A blue laser beam turns on a protein that helps this human cancer cell move. Responding to the stimulus, the protein, called Rac1, first creates ruffles at the edge of the cell. Then it stretches the cell forward, following the light like a horse trotting after a carrot on a stick. This new ligh... Read More
It seems that Bacteria has its own theme song and here it is. Bacteria rock video. Read More
An addendum to the earlier article "Scientists Guide Immune Cells with Light and Microparticles," this is a video of an immune cell following the allur... Read More
Dr. Owen White of the Institute for Genome Sciences at the University of Maryland School of Medicine describes how the Data Analysis & Coordination Center supports the Human Microbiome Project, working with sequencing data from microbiology researchers. (info about HMP-DACC is at http://www.hmp... Read More
This video looks at the microbial origins of the Black Death.
Dr. Nina Salama, microbiologist at Fred Hutchinson Cancer Research Center and Affiliate Associate Professor of Microbiology at the University of Washington discusses Helicobacter pylori, a bacterira that lives in the human stomach and causes chronic disease (peptic ulcer and gastric cancer).
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A quick animation about genomics, from simple to complex Read More
Plants associated bacteria play a key role in host productivity and health. These bacteria are phylogenetically diverse and form interactions considered neutral, beneficial or detrimental. A better understanding of these interactions will have a direct impact in agriculture by promoting sustaina... Read More
Wyss researchers have engineered photosynthetic bacteria to produce simple sugars and lactic acid, an innovation that could lead to new, environmentally friendly methods for producing commodity chemicals in bulk. Because the production methods use photosynthesis -- the process by which living th... Read More
Judith Klatt is a doctoral student at the Max Planck Institute for Marine Microbiology in Bremen. She's also a mother, keen to fulfilf both her roles with equal vigor. She's being helped by a foundation set up by Nobel laureate Christiane Nüsslein-Volhard.It provides financial support so Judith ... Read More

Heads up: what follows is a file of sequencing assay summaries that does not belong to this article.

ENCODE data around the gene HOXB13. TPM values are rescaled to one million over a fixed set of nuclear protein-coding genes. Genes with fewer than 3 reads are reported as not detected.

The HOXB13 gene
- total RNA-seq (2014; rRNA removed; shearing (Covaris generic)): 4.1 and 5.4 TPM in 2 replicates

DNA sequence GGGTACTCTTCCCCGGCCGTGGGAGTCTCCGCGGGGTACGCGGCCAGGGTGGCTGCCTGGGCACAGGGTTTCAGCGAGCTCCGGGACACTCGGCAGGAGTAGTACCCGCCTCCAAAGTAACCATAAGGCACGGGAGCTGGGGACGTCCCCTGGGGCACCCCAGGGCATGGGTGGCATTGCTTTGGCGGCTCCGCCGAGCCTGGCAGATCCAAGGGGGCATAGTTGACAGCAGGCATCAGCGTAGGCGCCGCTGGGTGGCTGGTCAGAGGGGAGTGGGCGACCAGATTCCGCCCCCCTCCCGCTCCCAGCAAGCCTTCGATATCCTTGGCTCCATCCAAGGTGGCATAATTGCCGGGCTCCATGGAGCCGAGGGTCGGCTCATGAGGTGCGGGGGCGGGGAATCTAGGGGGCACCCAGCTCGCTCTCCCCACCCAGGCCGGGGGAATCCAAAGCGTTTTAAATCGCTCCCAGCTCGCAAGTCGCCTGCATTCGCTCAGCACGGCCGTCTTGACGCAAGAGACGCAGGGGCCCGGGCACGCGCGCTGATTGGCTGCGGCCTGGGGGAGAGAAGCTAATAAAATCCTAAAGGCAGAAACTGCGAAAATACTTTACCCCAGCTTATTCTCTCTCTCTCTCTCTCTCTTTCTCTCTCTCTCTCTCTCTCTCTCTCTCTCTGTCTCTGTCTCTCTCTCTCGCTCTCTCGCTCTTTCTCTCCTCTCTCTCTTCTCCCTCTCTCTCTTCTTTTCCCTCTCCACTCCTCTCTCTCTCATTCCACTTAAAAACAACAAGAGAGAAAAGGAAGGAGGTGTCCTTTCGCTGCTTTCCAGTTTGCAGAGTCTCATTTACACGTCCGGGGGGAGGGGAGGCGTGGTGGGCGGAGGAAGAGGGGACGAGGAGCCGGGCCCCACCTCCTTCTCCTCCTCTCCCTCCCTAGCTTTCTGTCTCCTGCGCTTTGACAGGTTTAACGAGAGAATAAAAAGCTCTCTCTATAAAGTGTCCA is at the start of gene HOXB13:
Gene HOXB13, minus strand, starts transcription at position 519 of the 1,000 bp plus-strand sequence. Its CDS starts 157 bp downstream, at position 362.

Introduction to bioinformatics with Dr. Steve Jones, Head, Bioinformatics, Genome Sciences Centre, BC Cancer Agency. Read More
Vincent, Rich, and Kathy and their guests Clodagh and Ron recorded this episode at the 33rd annual meeting of the American Society for Virology at Colorado State University in Ft. Collins, Colorado.
It's not necessarily microbiology, but the fungus gnat does feed on algae and can be controlled in the garden with Bacillus thuringiensis, the bacterium that makes Mosquito Dunks effective.
Nevertheless it's a cool video. What I would like to know, and can't seem to find with a Google search,... Read More
Scientists who advised the World Health Organization on its influenza policies and recommendations—including the decision to proclaim the so-called swine flu a "pandemic" had close ties to companies that manufacture vaccines and antiviral medicines like Tamiflu, a fact that WHO did not publicly ... Read More
Should we only consider bacteria as harmful to our bodies?
Bonnie Bassler is a molecular biologist who has made a stunning discovery: bacteria 'talk' to each other using chemical signals that enable them to act as a unit, mount attacks and coordinate defence. This phenomenon of bacterial com... Read More
In this video from India's NDTV, reporters address growing public anger against the World Health Organisation (WHO) for reportedly making swine flu pandemic bigger than it really was. Health experts in India say this isn't the first time WHO has pushed for programmes, even though they are not ne... Read More
Biology researchers from the University of Sydney, working with colleagues from Paul Sabatier Université in Toulouse have found that the brainless slime mold Physarum polycephalum, is able to use its slime trail as a memory device. In their paper published in the Proceedings of the National Acad... Read More
Almost 1 out of every 3 people in the United States will develop shingles during their lifetime. Despite the approval and recommendation by the FDA of a shingles vaccine for adults over 50, only 16% of American seniors over 60 are vaccinated. Vaccinations are even lower for those aged 50-60. A... Read More
An Ebola outbreak has killed at least 59 people in Guinea, UNICEF said, as the deadly hemorrhagic fever has quickly spread from southern communities in the West African nation.
Experts in the country had been unable to identify the disease, whose symptoms -- diarrhea, vomiting and fever -- we... Read More